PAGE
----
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Setup for two headphones that require amp and one computer

post #1 of 25
Thread Starter 

Hi guys!  I would like to have some advice to find out what's the best way to setup for my AKG Q701 and Senn HD650 to one computer.  I currently have a Centrance Dacport LX and a Meier Stepdance 2 amp. 

 

When listening to music with my partner, is it better to get a headphone splitter with separate volume control for my portable amp OR

get another amp with a Y-splitter and connect both amps to a USB DAC?  I currently use a headphone splitter but it stopped working properly.  Was thinking of getting a cheap amp like FiiO if the 2nd option is a better setup. 

 

In addition when watching movies with my partner, is the setup will be a little different?  I forgo my DAC and plug the amp directly into my computer audio out if I want to have the Dolby Home Theater V4 sound effect for my headphones.  Is that correct?

 

Thanks guys!   :)


Edited by kaufex - 3/22/15 at 7:39am
post #2 of 25
Quote:
Originally Posted by kaufex View Post
 

Hi guys!  I would like to have some advice to find out what's the best way to setup for my AKG Q701 and Senn HD650 to one computer.  I currently have a Centrance Dacport LX and a Meier Stepdance 2 amp. 

 

When listening to music with my partner, is it better to get a headphone splitter with separate volume control for my portable amp OR

get another amp with a Y-splitter and connect both amps to a USB DAC?  I currently use a headphone splitter but it stopped working properly.  Was thinking of getting a cheap amp like FiiO if the 2nd option is a better setup.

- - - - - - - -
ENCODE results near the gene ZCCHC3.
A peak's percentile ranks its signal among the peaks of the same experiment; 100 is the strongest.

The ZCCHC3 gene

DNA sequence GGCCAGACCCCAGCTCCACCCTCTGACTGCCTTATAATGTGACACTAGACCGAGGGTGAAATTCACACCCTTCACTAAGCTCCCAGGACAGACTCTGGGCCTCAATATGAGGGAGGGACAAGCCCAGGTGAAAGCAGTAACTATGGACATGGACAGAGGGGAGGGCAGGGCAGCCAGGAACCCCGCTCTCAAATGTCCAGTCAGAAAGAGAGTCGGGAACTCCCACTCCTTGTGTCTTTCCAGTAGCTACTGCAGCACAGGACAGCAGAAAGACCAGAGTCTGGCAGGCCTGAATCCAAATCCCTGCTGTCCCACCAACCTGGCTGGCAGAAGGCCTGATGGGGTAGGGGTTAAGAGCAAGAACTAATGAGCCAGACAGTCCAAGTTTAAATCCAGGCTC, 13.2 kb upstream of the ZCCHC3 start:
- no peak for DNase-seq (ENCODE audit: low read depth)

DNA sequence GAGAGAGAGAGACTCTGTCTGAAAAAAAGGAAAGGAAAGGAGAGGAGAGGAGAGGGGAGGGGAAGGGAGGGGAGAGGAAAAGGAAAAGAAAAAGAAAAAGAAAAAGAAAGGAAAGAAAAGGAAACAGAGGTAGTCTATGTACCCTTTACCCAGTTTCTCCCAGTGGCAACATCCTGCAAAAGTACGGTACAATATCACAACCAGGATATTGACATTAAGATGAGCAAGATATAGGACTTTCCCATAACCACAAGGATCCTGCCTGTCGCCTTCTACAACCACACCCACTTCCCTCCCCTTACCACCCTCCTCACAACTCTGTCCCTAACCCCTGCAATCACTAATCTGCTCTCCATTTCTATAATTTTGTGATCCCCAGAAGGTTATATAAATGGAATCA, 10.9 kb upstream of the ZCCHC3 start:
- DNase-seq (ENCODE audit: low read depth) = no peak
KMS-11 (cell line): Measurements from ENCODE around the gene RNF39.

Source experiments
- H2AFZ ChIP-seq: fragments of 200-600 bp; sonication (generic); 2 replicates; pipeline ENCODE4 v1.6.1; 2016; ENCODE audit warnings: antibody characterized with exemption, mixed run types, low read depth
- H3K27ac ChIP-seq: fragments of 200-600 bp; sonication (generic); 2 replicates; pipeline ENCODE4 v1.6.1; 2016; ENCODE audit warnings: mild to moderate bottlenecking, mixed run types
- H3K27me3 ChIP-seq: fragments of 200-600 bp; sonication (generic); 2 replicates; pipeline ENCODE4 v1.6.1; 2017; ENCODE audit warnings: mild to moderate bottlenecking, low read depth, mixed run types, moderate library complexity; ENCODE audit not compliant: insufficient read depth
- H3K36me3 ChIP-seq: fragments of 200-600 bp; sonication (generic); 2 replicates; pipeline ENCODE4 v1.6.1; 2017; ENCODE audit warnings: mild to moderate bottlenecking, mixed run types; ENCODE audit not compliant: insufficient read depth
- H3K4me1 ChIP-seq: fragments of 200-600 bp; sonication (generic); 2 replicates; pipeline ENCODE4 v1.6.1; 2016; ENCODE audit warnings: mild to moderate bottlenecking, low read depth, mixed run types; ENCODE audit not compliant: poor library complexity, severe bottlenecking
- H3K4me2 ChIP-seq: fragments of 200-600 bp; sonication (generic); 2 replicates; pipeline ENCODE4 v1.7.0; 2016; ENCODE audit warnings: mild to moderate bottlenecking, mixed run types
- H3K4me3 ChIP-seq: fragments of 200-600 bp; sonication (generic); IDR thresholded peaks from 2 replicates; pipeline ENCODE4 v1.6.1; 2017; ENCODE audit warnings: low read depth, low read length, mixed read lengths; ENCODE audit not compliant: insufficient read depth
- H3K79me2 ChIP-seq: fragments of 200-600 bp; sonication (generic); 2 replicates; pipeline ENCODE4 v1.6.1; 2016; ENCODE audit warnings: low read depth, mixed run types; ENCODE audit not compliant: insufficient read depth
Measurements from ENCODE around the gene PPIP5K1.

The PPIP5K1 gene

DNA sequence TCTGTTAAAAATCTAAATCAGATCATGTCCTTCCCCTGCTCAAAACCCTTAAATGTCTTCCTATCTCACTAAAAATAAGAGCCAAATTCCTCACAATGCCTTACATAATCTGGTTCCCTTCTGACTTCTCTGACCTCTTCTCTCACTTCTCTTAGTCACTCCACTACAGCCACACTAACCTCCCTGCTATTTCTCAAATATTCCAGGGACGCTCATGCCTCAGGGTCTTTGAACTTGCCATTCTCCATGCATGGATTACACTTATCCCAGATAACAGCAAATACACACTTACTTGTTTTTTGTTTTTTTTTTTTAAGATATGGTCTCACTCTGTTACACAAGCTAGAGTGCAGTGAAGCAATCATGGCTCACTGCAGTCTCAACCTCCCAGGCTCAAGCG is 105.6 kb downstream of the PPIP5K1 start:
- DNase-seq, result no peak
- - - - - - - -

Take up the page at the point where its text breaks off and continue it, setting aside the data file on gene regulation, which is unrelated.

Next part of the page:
In addition when watching movies with my partner, is the setup will be a little different?  I forgo my DAC and plug the amp directly into my computer audio out if I want to have the Dolby Home Theater V4 sound effect for my headphones.  Is that correct?

 

Thanks guys!   :)

You are better off with two amps and a Y cable as they two cans have different impedances and sensitivities, Take a look at the Schiit Magni 2 amp,possibly the Uber option if you find the preamp out useful.

You can get an audio switch to select between the DAC output and the computer output and connect the Y cable to the switch.

post #3 of 25

Beyond that it wouldn't be a bad idea to put a resistor in series with one of the amps to isolate loads a bit. Something like at least 100 ohms up to 1k ohms depending on input impedance. Try to stay at leat 20-1 relative to input impedance and even lower values will help. Subtle difference but generally audible and the resistor won't hurt anything except a slight change in gain on whichever amp it's fronting. Ask Shiit about it and see what they think. I'd suspect Mike Moffat would agree though not a huge deal. 

 

I heard a Gungnir the other day. Kinda better than real in a good way, LOL. Mike can still voice things.


Edited by goodvibes - 3/22/15 at 9:07am
post #4 of 25
Quote:
Originally Posted by StanD View Post

You are better off with two amps and a Y cable as they two cans have different impedances and sensitivities, Take a look at the Schiit Magni 2 amp,possibly the Uber option if you find the preamp out useful.